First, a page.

Electronic Thesis and Dissertation Repository


Doctor of Philosophy


Computer Science


Mark Daley


The human brain is a complex, nonlinear dynamic chaotic system that is poorly understood. When faced with these difficult to understand systems, it is common to observe the system and develop models such that the underlying system might be deciphered. When observing neurological activity within the brain with functional magnetic resonance imaging (fMRI), it is common to develop linear models of functional connectivity; however, these models are incapable of describing the nonlinearities we know to exist within the system.

A genetic programming (GP) system was developed to perform symbolic regression on recorded fMRI data. Symbolic regression makes fewer assumptions than traditional linear tools and can describe nonlinearities within the system. Although GP is a powerful form of machine learning that has many drawbacks (computational cost, overfitting, stochastic), it may provide new insights into the underlying system being studied.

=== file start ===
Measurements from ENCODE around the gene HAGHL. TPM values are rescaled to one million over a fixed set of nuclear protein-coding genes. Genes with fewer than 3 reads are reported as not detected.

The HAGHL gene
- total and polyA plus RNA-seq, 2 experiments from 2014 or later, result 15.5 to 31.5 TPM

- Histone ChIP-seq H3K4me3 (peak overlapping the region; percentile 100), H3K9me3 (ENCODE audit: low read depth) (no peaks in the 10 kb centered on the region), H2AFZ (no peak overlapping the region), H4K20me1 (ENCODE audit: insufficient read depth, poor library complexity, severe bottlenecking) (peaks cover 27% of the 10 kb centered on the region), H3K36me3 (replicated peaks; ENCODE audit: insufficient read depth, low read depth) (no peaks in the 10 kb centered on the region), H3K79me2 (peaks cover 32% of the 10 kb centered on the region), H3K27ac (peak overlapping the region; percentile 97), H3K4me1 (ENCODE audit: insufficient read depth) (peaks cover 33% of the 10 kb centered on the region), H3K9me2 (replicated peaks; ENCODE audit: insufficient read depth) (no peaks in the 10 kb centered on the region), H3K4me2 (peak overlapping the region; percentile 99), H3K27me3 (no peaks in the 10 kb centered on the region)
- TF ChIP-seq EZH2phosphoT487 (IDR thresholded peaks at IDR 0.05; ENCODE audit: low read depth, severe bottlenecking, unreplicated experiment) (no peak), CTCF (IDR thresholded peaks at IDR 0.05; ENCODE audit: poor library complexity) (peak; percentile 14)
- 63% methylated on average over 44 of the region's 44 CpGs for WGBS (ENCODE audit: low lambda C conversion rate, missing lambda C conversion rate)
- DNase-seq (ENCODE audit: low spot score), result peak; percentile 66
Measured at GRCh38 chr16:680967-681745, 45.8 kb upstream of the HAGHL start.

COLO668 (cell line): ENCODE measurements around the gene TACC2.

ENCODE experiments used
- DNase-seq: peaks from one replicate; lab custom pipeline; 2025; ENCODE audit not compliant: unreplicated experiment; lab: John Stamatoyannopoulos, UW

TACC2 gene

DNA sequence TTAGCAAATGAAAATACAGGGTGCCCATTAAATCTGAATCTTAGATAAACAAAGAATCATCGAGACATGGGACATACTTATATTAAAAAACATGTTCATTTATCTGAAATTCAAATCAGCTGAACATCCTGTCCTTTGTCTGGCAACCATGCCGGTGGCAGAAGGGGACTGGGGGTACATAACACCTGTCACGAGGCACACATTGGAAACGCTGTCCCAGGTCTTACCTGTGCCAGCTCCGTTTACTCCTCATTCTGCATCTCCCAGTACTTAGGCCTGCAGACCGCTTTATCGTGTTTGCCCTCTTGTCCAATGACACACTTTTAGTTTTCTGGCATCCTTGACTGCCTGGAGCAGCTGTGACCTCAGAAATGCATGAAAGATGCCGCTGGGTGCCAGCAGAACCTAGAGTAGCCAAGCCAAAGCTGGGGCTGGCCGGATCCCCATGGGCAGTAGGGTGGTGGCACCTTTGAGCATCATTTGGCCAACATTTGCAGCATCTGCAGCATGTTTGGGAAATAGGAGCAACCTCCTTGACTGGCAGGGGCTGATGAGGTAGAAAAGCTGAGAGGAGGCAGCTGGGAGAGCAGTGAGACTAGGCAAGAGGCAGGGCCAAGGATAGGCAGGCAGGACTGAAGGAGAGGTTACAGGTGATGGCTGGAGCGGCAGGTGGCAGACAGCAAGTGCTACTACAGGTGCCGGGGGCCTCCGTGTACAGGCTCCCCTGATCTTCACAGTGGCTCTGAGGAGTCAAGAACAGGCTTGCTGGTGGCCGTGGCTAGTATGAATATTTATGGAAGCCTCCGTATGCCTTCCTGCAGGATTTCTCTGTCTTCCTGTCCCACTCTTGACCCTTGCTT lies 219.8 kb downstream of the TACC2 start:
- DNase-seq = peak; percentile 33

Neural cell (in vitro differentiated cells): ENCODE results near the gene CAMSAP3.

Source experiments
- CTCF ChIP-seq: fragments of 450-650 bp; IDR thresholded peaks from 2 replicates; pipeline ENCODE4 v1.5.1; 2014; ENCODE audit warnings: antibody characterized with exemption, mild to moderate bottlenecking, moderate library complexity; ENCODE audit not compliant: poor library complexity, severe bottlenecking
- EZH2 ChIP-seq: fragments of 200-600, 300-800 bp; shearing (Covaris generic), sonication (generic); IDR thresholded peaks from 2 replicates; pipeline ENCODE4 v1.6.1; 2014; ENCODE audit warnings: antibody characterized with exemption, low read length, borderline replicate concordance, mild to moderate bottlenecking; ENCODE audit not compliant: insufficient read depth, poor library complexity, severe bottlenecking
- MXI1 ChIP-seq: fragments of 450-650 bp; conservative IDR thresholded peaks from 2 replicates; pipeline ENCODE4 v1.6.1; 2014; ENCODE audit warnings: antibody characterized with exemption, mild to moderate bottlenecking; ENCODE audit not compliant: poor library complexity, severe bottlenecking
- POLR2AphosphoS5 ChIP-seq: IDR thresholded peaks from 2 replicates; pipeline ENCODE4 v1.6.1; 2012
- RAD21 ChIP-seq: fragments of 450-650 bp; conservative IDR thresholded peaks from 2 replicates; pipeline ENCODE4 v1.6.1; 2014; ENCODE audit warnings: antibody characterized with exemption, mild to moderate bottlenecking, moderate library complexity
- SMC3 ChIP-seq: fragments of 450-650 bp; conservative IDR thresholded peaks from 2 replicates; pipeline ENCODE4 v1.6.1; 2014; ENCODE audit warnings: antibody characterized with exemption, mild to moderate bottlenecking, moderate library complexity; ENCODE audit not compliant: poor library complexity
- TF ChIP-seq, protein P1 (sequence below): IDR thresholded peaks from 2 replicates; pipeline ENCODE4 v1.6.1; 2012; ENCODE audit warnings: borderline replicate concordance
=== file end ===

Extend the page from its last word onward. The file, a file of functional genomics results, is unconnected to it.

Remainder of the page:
The contents of this thesis are presented in an integrated article format. For all articles, data from the Human Connectome Project were used.

In the first article, nonlinear models for 507 subjects performing a motor task were created. These nonlinear models generated by GP contained fewer ROI than what would be found with traditional, linear tools. It was found that the generated nonlinear models would not fit the data as well as the linear models; however, when compared to linear models containing a similar number of ROI, the nonlinear models performed better.

Ten subjects performing 7 tasks were studied in article two. After improvements to the GP system, the generated nonlinear models outperformed the linear models in many cases and were never significantly worse than the linear models.

Forty subjects performing 7 tasks were studied in article three. Newly generated nonlinear models were applied to unseen data from the same subject performing the same task (intrasubject generalization) and many nonlinear models generalized to unseen data better than the linear models. The nonlinear models were applied to unseen data from other subjects performing the same task (intersubject generalization) and were not capable of generalizing as well as the linear.